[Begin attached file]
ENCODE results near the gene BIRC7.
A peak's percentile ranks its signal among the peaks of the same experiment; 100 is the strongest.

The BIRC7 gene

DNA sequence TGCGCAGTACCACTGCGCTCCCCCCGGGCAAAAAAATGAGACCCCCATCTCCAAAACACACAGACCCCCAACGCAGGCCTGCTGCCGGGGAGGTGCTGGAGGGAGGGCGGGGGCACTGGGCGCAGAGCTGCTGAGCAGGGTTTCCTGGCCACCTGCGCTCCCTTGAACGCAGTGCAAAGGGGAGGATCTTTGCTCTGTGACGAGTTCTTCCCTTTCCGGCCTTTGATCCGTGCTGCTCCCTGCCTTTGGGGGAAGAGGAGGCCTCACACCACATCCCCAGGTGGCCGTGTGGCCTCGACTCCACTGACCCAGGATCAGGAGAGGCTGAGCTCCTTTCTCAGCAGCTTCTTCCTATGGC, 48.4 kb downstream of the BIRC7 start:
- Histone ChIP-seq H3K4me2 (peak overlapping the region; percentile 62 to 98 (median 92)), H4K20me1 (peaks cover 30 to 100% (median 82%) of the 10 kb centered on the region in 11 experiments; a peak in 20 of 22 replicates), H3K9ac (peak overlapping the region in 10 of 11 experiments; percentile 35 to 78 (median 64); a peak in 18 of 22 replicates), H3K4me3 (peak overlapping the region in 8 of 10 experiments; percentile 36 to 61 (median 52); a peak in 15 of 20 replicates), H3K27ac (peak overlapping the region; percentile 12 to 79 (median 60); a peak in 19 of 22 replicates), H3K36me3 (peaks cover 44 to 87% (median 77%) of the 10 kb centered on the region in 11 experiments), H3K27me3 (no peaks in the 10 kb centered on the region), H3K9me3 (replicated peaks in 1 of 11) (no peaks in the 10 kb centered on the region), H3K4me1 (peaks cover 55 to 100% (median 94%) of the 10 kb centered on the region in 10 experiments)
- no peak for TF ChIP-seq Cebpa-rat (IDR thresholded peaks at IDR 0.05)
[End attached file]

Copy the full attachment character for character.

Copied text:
ENCODE results near the gene BIRC7.
A peak's percentile ranks its signal among the peaks of the same experiment; 100 is the strongest.

The BIRC7 gene

DNA sequence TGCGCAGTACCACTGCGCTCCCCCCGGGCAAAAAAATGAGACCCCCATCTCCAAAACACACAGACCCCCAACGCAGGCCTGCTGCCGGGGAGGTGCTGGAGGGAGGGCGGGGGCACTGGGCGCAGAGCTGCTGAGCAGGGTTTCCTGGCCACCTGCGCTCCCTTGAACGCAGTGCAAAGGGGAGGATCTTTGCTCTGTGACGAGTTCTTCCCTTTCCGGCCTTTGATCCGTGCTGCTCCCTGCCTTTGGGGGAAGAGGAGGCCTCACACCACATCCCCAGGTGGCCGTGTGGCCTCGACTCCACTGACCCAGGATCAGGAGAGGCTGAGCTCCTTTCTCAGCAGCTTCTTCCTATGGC, 48.4 kb downstream of the BIRC7 start:
- Histone ChIP-seq H3K4me2 (peak overlapping the region; percentile 62 to 98 (median 92)), H4K20me1 (peaks cover 30 to 100% (median 82%) of the 10 kb centered on the region in 11 experiments; a peak in 20 of 22 replicates), H3K9ac (peak overlapping the region in 10 of 11 experiments; percentile 35 to 78 (median 64); a peak in 18 of 22 replicates), H3K4me3 (peak overlapping the region in 8 of 10 experiments; percentile 36 to 61 (median 52); a peak in 15 of 20 replicates), H3K27ac (peak overlapping the region; percentile 12 to 79 (median 60); a peak in 19 of 22 replicates), H3K36me3 (peaks cover 44 to 87% (median 77%) of the 10 kb centered on the region in 11 experiments), H3K27me3 (no peaks in the 10 kb centered on the region), H3K9me3 (replicated peaks in 1 of 11) (no peaks in the 10 kb centered on the region), H3K4me1 (peaks cover 55 to 100% (median 94%) of the 10 kb centered on the region in 10 experiments)
- no peak for TF ChIP-seq Cebpa-rat (IDR thresholded peaks at IDR 0.05)